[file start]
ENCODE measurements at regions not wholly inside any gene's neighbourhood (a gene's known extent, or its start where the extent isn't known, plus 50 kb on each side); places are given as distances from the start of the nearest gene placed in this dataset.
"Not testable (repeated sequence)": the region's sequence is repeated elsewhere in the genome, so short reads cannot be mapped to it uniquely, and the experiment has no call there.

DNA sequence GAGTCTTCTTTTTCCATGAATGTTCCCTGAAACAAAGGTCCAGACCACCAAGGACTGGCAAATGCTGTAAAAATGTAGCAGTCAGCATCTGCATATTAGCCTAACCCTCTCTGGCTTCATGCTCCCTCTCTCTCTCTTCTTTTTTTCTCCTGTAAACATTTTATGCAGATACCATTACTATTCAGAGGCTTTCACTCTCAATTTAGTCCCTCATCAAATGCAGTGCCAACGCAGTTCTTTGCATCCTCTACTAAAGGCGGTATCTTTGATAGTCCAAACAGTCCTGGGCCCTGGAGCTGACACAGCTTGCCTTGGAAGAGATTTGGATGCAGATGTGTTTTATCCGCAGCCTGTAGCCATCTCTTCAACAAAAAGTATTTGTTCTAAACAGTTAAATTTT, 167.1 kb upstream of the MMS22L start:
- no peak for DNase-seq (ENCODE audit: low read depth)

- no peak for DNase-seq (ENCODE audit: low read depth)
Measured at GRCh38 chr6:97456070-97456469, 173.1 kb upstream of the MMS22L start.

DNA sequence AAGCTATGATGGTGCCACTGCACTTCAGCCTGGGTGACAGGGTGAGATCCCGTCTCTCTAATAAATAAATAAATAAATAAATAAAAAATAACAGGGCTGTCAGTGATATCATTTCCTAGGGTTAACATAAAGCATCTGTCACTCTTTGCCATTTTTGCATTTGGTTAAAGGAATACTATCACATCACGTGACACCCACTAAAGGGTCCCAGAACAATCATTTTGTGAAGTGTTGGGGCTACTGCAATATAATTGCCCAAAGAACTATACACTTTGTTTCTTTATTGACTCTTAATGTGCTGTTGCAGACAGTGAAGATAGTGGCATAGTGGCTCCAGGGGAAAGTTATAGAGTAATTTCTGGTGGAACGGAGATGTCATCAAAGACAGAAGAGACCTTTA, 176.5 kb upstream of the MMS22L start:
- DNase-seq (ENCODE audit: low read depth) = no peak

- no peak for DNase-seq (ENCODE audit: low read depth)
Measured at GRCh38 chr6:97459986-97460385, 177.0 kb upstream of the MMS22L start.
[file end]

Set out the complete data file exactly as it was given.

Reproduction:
ENCODE measurements at regions not wholly inside any gene's neighbourhood (a gene's known extent, or its start where the extent isn't known, plus 50 kb on each side); places are given as distances from the start of the nearest gene placed in this dataset.
"Not testable (repeated sequence)": the region's sequence is repeated elsewhere in the genome, so short reads cannot be mapped to it uniquely, and the experiment has no call there.

DNA sequence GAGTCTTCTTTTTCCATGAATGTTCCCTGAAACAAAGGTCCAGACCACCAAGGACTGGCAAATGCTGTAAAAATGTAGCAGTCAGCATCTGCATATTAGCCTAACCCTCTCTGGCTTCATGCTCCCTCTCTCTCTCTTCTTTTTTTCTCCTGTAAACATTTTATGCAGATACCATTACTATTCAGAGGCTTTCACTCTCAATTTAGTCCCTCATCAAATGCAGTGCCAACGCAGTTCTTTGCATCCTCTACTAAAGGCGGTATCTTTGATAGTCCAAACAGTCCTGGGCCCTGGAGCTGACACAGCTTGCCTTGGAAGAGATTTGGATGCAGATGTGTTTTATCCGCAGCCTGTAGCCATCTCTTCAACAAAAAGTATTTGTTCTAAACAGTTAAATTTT, 167.1 kb upstream of the MMS22L start:
- no peak for DNase-seq (ENCODE audit: low read depth)

- no peak for DNase-seq (ENCODE audit: low read depth)
Measured at GRCh38 chr6:97456070-97456469, 173.1 kb upstream of the MMS22L start.

DNA sequence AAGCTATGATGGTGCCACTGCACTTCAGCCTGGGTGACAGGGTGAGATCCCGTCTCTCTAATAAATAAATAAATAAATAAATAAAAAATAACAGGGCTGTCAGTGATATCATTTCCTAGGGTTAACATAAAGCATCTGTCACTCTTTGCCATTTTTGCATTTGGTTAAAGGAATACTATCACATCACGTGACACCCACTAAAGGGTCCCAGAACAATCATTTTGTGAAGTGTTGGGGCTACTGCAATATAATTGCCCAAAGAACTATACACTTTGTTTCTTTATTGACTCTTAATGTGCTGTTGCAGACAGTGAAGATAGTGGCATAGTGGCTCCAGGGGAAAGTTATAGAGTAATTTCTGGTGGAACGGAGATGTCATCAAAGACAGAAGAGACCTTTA, 176.5 kb upstream of the MMS22L start:
- DNase-seq (ENCODE audit: low read depth) = no peak

- no peak for DNase-seq (ENCODE audit: low read depth)
Measured at GRCh38 chr6:97459986-97460385, 177.0 kb upstream of the MMS22L start.